Franchising under review
The Federal Chamber of Automotive Industries (FCAI) has reiterated its call for car buyers to be the focus for the Australian government in any considerations to make extra changes to automotive franchising.
The chamber has made a submission to the Federal Department of Treasury in response to the release of a discussion paper into automotive franchising arrangements on August 10.
Chief executive Tony Weber, pictured, says the government should not put the interests of one part of the automotive supply chain before those of its most important stakeholder – the public.
“Australians have choice in how they buy clothes, electronics and even real estate and want the same choice when buying a new car,” he says.
“They also recognise that limiting these options destroys innovation and ultimately leads to higher prices.
The FCAI’s evidence-based response to the automotive franchising discussion paper lodged on September 13 makes four major points.
• A standalone code is not needed and, if introduced, it would lead to significant costs to the industry and ultimately the consumer.
• Changes made to the code earlier in 2021 in response to a large brand leaving the market and the early termination of dealer agreements have appropriately dealt with the consequences of this extraordinary event.
• Further protections will limit the industry’s ability to evolve to meet changing consumer behaviours and expectations, further disadvantaging car buyers.
• Pre-contractual arbitration will not help the new-vehicle industry nor the consumer and will only diminish the gains made by the recently introduced changes to the code.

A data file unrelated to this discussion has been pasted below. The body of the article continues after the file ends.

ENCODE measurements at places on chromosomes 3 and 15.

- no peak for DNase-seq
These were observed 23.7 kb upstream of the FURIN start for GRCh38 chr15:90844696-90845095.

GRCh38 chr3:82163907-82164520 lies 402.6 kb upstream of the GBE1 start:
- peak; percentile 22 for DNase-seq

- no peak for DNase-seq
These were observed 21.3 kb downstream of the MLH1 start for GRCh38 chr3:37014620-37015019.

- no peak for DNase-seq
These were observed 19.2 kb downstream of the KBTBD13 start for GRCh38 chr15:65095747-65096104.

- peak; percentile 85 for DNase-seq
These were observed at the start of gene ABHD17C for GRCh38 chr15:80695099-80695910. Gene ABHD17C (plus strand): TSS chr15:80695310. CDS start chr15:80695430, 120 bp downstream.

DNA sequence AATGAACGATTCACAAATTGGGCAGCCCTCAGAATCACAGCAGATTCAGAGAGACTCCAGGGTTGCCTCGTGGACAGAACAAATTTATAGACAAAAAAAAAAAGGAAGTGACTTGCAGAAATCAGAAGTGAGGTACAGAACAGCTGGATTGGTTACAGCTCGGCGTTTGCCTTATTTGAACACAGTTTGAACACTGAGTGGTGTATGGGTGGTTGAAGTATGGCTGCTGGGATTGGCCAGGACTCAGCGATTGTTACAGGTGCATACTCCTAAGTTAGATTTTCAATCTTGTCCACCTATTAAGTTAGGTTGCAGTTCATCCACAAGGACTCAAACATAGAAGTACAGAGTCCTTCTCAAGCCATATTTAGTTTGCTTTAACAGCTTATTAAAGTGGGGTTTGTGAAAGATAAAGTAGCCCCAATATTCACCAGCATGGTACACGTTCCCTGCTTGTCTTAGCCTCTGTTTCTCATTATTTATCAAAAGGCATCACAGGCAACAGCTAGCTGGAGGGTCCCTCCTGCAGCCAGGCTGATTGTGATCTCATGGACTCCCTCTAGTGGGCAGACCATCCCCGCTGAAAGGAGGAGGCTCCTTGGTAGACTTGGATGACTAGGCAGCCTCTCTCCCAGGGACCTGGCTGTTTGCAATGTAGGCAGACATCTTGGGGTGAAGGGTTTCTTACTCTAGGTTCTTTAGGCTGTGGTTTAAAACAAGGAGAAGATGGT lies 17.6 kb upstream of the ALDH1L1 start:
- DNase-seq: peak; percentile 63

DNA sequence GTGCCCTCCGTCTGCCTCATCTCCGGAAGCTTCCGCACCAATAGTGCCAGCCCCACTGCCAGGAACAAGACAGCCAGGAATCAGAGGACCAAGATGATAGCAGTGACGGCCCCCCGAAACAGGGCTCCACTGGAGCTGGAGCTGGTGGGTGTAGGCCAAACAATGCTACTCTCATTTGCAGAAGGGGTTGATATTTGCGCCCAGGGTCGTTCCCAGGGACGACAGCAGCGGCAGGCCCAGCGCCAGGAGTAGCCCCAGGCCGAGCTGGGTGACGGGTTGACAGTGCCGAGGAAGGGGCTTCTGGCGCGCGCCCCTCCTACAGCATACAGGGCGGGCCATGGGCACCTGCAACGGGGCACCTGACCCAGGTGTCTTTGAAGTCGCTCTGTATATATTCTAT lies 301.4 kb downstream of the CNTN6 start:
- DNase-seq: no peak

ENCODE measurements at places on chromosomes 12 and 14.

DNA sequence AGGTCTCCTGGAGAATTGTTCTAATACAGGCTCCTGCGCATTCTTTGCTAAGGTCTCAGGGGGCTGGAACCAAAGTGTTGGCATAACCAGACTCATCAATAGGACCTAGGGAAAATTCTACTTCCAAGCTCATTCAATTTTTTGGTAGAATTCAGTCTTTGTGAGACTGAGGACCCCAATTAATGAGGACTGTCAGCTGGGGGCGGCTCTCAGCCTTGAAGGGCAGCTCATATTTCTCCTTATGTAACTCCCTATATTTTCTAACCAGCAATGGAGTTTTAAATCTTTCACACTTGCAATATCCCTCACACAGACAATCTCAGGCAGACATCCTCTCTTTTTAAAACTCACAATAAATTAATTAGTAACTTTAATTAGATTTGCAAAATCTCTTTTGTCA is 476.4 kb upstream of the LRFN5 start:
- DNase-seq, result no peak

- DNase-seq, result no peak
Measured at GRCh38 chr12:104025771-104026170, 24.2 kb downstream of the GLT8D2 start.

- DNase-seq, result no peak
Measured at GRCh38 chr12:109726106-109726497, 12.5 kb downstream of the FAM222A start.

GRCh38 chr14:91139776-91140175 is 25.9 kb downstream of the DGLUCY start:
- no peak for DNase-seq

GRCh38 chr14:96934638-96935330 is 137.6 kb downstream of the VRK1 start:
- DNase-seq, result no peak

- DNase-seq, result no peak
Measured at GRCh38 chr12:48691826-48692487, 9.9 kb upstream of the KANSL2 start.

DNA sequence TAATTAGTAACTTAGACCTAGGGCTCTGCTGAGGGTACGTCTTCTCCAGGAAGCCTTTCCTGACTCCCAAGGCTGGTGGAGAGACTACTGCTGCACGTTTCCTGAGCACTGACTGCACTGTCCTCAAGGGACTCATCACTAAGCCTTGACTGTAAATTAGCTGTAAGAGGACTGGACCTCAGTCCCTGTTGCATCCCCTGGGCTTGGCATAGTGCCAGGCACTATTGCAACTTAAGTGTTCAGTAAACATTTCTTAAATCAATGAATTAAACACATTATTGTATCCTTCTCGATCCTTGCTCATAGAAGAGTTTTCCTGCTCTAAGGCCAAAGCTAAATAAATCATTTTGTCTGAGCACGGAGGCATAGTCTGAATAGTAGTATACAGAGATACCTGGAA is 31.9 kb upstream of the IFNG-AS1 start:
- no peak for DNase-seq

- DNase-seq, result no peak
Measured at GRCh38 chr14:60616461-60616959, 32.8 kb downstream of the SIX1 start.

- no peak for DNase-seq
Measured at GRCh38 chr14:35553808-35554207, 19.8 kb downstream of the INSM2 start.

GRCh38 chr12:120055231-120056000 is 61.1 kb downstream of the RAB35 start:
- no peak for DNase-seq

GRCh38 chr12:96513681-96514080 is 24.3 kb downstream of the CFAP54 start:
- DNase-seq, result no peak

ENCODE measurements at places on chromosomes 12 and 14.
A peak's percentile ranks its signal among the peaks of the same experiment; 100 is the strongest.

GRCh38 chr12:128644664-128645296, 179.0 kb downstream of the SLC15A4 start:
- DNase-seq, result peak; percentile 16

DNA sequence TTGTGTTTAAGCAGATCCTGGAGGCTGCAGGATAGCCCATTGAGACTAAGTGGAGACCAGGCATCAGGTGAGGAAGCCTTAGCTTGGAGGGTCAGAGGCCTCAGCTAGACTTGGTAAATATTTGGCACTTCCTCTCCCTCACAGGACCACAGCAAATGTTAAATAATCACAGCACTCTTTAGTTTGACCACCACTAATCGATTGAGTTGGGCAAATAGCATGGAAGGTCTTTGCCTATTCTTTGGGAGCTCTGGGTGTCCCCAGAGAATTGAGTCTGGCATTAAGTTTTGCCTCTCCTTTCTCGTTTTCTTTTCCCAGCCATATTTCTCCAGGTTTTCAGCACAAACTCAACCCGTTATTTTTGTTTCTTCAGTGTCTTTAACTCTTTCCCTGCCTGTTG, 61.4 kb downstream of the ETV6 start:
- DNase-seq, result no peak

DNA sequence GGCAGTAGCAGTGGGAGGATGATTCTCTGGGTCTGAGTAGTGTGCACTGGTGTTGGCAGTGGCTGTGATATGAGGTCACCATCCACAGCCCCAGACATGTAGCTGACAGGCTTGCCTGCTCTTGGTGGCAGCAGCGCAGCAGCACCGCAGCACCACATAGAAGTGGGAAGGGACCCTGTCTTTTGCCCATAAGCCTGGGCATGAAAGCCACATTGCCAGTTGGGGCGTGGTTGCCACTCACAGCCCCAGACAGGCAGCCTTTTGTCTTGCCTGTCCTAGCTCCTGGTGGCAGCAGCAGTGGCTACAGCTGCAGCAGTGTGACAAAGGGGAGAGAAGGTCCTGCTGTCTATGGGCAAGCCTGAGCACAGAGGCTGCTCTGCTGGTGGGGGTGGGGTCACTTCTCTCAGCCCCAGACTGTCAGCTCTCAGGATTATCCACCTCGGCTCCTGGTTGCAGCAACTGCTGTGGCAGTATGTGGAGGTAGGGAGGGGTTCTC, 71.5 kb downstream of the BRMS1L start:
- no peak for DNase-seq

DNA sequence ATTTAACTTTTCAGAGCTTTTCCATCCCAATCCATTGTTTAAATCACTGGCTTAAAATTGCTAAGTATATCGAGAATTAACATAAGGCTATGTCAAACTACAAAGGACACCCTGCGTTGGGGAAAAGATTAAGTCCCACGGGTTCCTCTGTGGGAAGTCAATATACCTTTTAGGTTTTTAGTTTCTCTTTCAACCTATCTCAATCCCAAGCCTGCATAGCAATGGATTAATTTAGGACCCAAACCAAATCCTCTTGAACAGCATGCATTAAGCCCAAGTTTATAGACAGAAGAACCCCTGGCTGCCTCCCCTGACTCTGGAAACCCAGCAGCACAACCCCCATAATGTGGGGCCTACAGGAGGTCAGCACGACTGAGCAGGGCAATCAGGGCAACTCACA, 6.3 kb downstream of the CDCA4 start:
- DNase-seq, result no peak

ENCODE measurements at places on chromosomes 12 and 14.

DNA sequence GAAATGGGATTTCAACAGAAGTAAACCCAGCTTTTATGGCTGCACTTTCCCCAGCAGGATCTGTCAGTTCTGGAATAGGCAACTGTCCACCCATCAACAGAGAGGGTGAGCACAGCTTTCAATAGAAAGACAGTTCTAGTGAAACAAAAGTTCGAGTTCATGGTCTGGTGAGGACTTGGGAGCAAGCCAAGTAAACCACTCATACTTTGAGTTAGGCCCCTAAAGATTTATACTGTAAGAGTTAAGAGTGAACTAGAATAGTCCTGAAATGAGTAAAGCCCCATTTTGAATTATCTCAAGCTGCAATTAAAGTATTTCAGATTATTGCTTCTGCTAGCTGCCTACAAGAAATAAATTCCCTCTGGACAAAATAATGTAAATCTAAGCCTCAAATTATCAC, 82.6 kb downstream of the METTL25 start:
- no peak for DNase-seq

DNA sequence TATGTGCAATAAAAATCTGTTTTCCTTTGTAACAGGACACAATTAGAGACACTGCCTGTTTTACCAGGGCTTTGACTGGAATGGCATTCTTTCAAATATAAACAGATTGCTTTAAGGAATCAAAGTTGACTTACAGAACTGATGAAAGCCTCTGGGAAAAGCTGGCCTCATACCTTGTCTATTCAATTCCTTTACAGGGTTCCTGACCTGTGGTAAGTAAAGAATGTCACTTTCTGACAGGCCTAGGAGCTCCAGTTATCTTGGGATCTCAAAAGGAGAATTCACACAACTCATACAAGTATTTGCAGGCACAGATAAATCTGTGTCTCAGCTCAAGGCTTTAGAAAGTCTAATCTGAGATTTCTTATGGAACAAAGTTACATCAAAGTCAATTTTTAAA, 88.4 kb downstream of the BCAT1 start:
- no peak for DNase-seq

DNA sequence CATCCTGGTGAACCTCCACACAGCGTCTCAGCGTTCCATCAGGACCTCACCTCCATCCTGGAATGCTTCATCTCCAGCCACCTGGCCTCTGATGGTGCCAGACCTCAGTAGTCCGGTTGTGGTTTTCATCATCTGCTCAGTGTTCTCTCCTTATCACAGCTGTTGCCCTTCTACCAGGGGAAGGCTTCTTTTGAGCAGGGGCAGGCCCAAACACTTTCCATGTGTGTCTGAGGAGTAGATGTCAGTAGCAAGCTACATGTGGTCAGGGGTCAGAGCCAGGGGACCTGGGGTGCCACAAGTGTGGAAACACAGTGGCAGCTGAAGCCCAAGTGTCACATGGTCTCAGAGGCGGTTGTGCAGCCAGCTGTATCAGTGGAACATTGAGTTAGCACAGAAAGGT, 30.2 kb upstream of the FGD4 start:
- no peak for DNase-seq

“To consider further changes, without observing the impact of amendments introduced only months ago, is premature and clearly not driven by any evidence of market failure,” Weber adds.
“As with any new regulatory arrangement, understanding its impact compared to its intent is vital to good governance. This has to be done before any further changes can even be contemplated.”
The FCAI says retail innovation across the Australian economy is increasing every day.
“Consumers are gaining greater choice in how they purchase products and interact with the marketplace. We already see this in the used-car sector. There should be no hinderance to providing this choice in the new-car market.
“Despite this, the government’s current direction will designate car dealers as a protected species, beyond the reach of change, and at the expense of the Australian motorist.
“The government should not introduce any further regulation that will deny car buyers the choice in sales methods and competitive pricing they need and deserve.”